Researchers at North Carolina State University have come up with a
technique to embed needle-like carbon nanofibers in an elastic membrane,
creating a flexible “bed of nails” on the nanoscale that opens the door
to development of new drug-delivery systems.
The research community is interested in finding new ways to deliver
precise doses of drugs to specific targets, such as regions of the
brain. One idea is to create balloons embedded with nanoscale spikes
that are coated with the relevant drug. Theoretically, the deflated
balloon could be inserted into the target area and then inflated,
allowing the spikes on the balloon’s surface to pierce the surrounding
cell walls and deliver the drug. The balloon could then be deflated and
But to test this concept, researchers first needed to develop an elastic
material that is embedded with these aligned, nanoscale needles. That’s
where the NC State research team came in.
“We have now developed a way of embedding carbon nanofibers in an
elastic silicone membrane and ensuring that the nanofibers are both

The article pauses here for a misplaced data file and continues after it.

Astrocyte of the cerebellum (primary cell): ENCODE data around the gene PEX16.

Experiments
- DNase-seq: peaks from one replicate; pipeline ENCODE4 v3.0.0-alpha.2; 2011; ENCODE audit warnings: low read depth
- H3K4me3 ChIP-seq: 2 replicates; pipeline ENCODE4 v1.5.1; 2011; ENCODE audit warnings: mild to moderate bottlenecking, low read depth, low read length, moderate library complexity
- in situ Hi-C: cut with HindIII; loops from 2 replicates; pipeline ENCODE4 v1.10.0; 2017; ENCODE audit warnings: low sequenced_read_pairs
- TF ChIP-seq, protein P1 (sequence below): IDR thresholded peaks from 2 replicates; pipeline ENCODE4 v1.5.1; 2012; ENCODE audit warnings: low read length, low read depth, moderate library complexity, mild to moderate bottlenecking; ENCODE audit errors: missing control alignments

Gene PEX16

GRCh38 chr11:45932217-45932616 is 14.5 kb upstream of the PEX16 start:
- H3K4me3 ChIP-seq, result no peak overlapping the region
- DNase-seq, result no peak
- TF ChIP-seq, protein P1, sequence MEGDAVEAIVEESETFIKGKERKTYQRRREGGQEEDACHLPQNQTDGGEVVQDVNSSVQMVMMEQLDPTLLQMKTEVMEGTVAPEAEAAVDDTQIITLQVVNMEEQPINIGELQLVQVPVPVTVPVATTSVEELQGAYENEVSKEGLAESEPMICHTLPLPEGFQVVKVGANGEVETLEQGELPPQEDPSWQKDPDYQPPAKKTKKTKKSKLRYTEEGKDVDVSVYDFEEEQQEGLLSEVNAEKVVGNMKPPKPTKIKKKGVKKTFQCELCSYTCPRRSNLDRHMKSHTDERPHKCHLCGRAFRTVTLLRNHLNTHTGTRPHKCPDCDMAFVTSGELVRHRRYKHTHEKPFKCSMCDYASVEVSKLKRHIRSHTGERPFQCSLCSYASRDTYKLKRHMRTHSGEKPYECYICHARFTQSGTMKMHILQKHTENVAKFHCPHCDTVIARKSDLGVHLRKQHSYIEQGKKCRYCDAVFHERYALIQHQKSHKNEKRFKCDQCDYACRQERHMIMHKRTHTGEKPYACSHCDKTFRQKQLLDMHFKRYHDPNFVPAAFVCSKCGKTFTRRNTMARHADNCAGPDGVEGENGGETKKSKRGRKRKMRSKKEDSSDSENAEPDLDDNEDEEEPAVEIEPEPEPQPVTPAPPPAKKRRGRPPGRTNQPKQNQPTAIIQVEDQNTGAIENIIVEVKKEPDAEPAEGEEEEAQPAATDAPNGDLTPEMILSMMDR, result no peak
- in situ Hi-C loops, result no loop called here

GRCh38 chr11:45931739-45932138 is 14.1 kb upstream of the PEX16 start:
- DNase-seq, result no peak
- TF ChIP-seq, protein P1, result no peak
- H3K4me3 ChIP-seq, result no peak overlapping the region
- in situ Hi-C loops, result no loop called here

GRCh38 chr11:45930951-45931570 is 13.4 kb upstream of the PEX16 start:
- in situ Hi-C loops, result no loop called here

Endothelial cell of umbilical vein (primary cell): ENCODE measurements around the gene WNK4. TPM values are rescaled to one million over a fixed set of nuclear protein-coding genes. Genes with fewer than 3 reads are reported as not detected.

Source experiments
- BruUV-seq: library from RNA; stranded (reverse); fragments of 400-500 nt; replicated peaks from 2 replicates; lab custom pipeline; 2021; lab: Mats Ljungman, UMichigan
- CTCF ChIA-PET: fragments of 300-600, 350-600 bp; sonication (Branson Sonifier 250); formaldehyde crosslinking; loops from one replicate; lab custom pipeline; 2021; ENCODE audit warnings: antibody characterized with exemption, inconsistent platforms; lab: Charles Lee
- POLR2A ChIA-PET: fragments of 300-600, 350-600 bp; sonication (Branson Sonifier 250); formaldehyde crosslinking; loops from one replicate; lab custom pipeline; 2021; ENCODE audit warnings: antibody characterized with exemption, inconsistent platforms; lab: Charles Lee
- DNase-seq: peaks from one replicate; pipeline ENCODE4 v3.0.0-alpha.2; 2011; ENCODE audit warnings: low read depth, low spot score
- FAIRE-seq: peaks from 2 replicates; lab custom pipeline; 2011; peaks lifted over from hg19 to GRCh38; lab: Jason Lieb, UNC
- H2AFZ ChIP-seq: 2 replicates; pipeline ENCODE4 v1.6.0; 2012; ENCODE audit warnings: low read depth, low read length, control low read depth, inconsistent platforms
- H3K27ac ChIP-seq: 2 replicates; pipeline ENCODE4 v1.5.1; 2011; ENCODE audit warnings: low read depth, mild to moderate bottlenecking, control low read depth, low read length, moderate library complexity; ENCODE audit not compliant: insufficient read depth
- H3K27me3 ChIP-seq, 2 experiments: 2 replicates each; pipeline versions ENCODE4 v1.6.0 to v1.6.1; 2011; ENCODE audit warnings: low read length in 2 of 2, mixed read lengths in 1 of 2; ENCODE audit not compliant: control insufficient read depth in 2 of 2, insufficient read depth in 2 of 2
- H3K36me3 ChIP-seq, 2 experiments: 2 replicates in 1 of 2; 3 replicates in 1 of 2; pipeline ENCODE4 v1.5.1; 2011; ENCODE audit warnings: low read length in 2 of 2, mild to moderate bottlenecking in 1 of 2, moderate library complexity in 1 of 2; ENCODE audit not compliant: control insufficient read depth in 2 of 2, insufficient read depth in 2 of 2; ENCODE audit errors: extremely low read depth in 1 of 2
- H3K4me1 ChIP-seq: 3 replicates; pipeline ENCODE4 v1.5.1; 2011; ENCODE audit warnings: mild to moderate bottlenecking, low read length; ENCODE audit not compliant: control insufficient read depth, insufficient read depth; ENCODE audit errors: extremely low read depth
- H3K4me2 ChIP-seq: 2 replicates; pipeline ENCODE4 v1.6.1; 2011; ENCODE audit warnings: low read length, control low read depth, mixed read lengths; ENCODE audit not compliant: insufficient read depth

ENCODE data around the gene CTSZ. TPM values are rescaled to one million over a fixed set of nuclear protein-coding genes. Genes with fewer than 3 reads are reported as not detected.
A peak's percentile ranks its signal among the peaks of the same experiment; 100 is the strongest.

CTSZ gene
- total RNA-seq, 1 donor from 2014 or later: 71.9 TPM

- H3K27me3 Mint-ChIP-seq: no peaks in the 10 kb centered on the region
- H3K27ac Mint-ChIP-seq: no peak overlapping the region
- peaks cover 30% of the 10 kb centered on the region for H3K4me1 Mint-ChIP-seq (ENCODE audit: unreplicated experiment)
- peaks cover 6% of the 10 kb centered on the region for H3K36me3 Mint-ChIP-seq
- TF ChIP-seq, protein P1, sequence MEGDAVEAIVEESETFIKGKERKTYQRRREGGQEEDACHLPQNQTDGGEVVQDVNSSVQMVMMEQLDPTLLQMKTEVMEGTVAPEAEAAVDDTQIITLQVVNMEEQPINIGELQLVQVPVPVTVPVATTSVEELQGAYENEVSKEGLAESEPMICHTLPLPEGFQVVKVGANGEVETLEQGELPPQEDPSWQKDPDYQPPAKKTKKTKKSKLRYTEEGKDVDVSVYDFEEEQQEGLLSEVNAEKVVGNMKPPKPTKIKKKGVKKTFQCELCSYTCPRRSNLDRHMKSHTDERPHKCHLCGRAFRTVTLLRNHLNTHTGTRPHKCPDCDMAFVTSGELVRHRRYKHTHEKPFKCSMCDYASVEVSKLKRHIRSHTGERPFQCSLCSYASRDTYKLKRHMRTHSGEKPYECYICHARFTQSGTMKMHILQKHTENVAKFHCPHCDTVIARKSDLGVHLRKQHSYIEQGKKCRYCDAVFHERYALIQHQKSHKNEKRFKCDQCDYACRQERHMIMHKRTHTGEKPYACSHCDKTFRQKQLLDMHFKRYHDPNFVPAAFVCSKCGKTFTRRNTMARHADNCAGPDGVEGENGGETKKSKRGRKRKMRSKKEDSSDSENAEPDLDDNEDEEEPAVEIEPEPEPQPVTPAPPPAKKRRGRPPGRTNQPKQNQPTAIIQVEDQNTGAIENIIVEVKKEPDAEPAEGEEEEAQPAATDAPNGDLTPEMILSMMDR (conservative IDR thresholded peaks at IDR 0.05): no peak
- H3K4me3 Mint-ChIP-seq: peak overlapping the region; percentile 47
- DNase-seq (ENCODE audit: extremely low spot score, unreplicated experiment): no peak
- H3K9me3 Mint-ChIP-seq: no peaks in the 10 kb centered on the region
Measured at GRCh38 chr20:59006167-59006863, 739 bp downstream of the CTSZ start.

perpendicular to the membrane’s surface and sturdy enough to impale
cells,” says Dr. Anatoli Melechko, an associate professor of materials
science and engineering at NC State and co-author of a paper on the work.
The researchers first “grew” the nanofibers on an aluminum bed, or
substrate. They then added a drop of liquid silicone polymer. The
polymer, nanofibers and substrate were then spun, so that centrifugal
force spread the liquid polymer in a thin layer between the nanofibers –
allowing the nanofibers to stick out above the surface. The polymer was
then “cured,” turning the liquid polymer into a solid, elastic membrane.
Researchers then dissolved the aluminum substrate, leaving the membrane
embedded with the carbon nanofibers “needles.”
“This technique is relatively easy and inexpensive,” says Melechko, “so
we are hoping this development will facilitate new research on targeted
The paper, “Transfer of Vertically Aligned Carbon Nanofibers to
Polydimethylsiloxane (PDMS) while Maintaining their Alignment and
Impalefection Functionality”, is published online in the journal /ACS
Applied Materials & Interfaces/. Lead authors on the paper are Ryan
Pearce, a Ph.D. student at NC State, and Justin Railsback, a former NC
State student now pursuing a Ph.D. at Northwestern University.
Co-authors are Melechko; Dr. Joseph Tracy, an assistant professor of
materials science and engineering at NC State; Bryan Anderson and Mehmet
Sarac, Ph.D. students at NC State; and Timothy McKnight of Oak Ridge
The research was supported by the National Science Foundation and the
Department of Defense, Defense Threat Reduction Agency.